Tuesday, June 14, 2011

iOS 5 and iCloud

Lukas Mathis:

There still doesn’t seem to be a workable way of managing more than a few documents, and it’s still hard (or sometimes impossible) to move files from one app to another. But at least we won’t have to use iTunes to copy files to and from iOS devices anymore.

iCloud seems to do a good job of handling the most common case, and it’s certainly interesting from a developer perspective, but the scope is surprisingly limited. From the perspective of a user like me, OS-level support for Dropbox would have been preferable. I want to see the same documents in different apps and in a folder in the Mac Finder.

Also, we’ve heard a lot about the North Carolina data center, singular. The recent Amazon outage got a lot of press, and yet Amazon seems to be operating on an entirely different plane from Apple for availability and redundancy.

For some reason, Apple doesn’t want to use the word «synchronize». Gruber thinks it’s because there’s only one official data storage, the one in the cloud: «As Jobs put it on stage, iCloud’s data is “the truth”. This means no conflicts or merging.» But I don’t understand how having cloud data avoids conflicts.

This is the other elephant in the room. Calendars and contacts can sync and merge, but those are built-in apps that already had their own special support in Apple’s cloud. Apple did have a (troubled but improving) cloud syncing API in Sync Services and MobileMe, but to my knowledge there has been no official statement about whether this (or even iDisk) has a future.

iWeb, apparently, does not, and it’s not clear what will happen to MobileMe Galleries. Their predecessor, .Mac Homepage, has already been shut down. With a track record like this, I can’t see recommending an Apple service for hosting photos or Web content.

Also, double-tapping the home screen will allow you to jump directly into the camera app, similar to WP7.

It was probably one of the easiest features to implement, but my guess is that this and the volume shutter button (first seen in Camera+) will be my favorite improvements in iOS 5.

I still think webOS does the best job with its multitasking UI, and I wish Apple would just do multitasking in iOS the same way.

The iOS task switcher is unpredictable enough that I find myself going to the home screen rather than double-tapping the Home button. Since the switcher uses app icons rather than thumbnails, it doesn’t feel like a switcher, anyway—more like a DragThing dock for launching recent apps.

Update (2011-06-14): InfiniteApple says that iCloud is partially built atop Windows Azure and Amazon Cloud Services, which seems like a good idea to me.

Update (2011-06-24): Apple has posted some more information: no iDisk, no iWeb publishing, no photo gallery, and no keychain/Sync Services syncing.

Update (2011-09-05): The Register has more on iCloud, Azure, and Amazon AWS.

7 Comments RSS · Twitter

Let me just point out that there's a difference whether iWeb lives on and whether MobileMe's iWeb hosting lives on in iCloud. That said, maybe iWeb isn't their highest priority these days either, but it's the antithesis of iDVD, which has been idle for longer.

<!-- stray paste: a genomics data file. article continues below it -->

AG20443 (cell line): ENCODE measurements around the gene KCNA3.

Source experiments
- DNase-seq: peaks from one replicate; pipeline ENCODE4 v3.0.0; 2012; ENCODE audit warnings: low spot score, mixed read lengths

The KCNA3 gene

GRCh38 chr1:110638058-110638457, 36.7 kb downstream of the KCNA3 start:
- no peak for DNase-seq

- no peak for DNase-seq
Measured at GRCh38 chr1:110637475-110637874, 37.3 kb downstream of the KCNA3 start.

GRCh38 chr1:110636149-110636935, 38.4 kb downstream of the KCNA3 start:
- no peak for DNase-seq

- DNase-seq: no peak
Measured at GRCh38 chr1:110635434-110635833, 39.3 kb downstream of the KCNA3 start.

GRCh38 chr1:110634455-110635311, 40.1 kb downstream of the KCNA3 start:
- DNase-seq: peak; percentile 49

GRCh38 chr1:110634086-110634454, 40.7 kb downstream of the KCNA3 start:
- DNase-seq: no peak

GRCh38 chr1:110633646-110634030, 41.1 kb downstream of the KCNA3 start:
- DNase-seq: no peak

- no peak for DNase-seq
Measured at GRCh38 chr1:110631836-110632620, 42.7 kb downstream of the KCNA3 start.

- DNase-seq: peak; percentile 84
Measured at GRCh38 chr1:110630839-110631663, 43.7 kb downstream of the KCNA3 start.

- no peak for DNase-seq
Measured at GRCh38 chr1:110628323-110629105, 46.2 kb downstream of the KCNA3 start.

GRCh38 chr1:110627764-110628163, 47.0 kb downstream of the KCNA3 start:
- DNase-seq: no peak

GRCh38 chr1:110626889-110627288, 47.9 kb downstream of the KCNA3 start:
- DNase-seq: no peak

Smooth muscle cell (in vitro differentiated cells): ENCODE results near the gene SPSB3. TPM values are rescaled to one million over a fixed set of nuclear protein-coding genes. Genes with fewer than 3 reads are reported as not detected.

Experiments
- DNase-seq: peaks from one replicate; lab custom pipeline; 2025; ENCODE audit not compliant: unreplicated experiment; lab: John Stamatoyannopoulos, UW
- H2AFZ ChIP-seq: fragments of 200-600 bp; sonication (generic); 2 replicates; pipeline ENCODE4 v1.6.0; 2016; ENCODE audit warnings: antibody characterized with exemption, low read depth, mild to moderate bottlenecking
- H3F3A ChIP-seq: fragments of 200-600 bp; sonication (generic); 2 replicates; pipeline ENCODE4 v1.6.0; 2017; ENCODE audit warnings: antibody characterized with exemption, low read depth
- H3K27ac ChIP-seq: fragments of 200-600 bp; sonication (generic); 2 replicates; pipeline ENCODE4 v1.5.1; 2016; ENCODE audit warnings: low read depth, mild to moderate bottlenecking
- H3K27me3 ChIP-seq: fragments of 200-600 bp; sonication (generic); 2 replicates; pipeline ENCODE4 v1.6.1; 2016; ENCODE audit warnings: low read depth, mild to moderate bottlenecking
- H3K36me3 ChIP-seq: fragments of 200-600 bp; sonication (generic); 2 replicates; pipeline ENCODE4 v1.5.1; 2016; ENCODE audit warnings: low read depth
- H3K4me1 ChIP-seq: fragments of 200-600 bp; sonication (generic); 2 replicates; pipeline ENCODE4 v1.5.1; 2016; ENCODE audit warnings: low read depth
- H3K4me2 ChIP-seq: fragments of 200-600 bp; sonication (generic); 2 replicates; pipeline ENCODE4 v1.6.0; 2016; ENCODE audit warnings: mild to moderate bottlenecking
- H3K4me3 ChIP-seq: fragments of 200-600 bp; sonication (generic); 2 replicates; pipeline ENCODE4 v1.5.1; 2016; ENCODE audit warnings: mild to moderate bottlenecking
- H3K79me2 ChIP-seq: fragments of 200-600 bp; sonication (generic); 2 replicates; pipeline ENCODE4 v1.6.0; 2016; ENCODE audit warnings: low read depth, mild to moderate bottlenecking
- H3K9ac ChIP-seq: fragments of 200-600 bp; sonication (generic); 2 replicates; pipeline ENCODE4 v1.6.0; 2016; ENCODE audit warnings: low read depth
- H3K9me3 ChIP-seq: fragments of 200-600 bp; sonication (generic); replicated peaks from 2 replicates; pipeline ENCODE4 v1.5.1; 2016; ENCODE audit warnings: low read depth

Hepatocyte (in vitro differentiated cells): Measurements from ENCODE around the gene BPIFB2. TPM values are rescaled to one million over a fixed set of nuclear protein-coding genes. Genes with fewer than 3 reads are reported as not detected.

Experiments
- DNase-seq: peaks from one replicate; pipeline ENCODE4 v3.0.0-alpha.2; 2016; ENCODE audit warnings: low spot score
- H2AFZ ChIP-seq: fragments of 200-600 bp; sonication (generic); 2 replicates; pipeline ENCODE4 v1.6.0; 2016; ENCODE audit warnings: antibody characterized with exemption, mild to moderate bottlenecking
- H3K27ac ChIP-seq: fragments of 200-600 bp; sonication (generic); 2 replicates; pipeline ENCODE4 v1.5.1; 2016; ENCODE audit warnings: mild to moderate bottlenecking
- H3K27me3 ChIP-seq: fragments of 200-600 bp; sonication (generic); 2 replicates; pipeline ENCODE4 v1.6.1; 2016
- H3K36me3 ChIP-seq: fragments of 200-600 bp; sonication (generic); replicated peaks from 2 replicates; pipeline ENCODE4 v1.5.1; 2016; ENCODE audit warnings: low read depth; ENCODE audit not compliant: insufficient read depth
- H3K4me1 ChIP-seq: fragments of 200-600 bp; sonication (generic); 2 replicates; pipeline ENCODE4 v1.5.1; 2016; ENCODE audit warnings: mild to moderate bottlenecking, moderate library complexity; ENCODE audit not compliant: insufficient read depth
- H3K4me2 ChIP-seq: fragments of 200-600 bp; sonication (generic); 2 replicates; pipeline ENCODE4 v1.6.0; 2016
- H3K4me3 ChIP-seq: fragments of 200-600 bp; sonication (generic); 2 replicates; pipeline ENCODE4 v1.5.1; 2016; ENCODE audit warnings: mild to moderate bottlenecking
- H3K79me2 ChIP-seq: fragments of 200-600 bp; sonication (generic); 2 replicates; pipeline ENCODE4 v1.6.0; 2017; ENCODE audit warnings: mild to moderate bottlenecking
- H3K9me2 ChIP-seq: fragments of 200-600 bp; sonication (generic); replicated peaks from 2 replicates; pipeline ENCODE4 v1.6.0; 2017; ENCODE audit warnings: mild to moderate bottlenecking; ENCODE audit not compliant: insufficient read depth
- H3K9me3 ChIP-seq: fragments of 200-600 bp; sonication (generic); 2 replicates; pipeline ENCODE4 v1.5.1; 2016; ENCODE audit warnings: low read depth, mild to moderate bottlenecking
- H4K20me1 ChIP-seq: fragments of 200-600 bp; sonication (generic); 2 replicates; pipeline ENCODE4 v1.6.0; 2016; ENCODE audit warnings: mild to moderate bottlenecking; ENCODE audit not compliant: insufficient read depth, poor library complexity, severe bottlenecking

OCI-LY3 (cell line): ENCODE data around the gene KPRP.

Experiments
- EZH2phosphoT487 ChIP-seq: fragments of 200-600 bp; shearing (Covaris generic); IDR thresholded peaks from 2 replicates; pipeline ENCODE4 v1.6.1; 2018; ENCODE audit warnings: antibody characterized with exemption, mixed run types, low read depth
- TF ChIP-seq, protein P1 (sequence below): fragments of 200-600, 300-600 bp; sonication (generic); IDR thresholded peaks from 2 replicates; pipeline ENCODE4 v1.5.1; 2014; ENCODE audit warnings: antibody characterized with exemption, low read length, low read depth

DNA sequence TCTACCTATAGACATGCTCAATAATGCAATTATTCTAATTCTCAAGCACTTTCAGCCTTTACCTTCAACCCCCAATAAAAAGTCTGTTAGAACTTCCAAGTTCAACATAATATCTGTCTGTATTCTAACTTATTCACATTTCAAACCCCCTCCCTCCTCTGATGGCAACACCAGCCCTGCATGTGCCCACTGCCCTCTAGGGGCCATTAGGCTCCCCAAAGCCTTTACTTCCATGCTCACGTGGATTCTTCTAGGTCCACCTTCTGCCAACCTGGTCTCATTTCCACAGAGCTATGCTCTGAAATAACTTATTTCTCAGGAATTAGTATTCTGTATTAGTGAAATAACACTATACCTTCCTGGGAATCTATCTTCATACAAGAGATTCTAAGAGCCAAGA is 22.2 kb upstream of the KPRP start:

@Jesper I suppose I look at it the other way. iDVD still works, the DVDs I burned with it still work, and I can make more if needed. A Web site is more likely to need updating, and the integrated hosting is possibly the most important feature for the typical iWeb customer, so it’s a much bigger deal if it goes away.

Joshua Ochs

I believe that in a Q&A session Apple said it has three data centers - it's just that everyone has been focusing on NC. Still nothing like Amazon's scale, but also not a single point of failure (well, if set up properly).

iCloud certainly synchronizes - there's no other way to address this type of problem. If Apple doesn't want to call it that, it's purely marketing. Given the percentage of time that devices will be online between WiFi and 3G, I imagine there will be far fewer conflicts to deal with than in the old "sync every few days if you're lucky" mode. They'll still happen, but rarely enough that you shouldn't need to worry about it.

Agreed that a Dropbox-like system would work much better for iCloud - but I wouldn't want a core system service like that to actually be dependent on an external entity like Dropbox.

@Joshua Thanks for that info on the data centers. I don’t want to say too much given the NDA, but the keynote certainly gives the impression that Apple is avoiding the word “synchronize” because they are punting on true syncing (except for the built-in MobileMe data types). The document in the cloud is the truth, and you can either take it or replace it.

Joel Bernstein

"I want to see the same documents in different apps and in a folder in the Mac Finder."

They have been pretty tight-lipped on what the Mac side of iCloud looks like, but they are saying things like:

"So you’ll be able to paint a masterpiece, create reminders, edit stock lists, and more — and have it all stay with you on all your devices, including your Mac or PC."

which seem to indicate that you will have access to these documents as an iCloud drive that shows up in the Finder.

[...] the answer is indeed “No,” that would make dropping iDisk even more of a loss of functionality. I suppose that will just send more people to [...]

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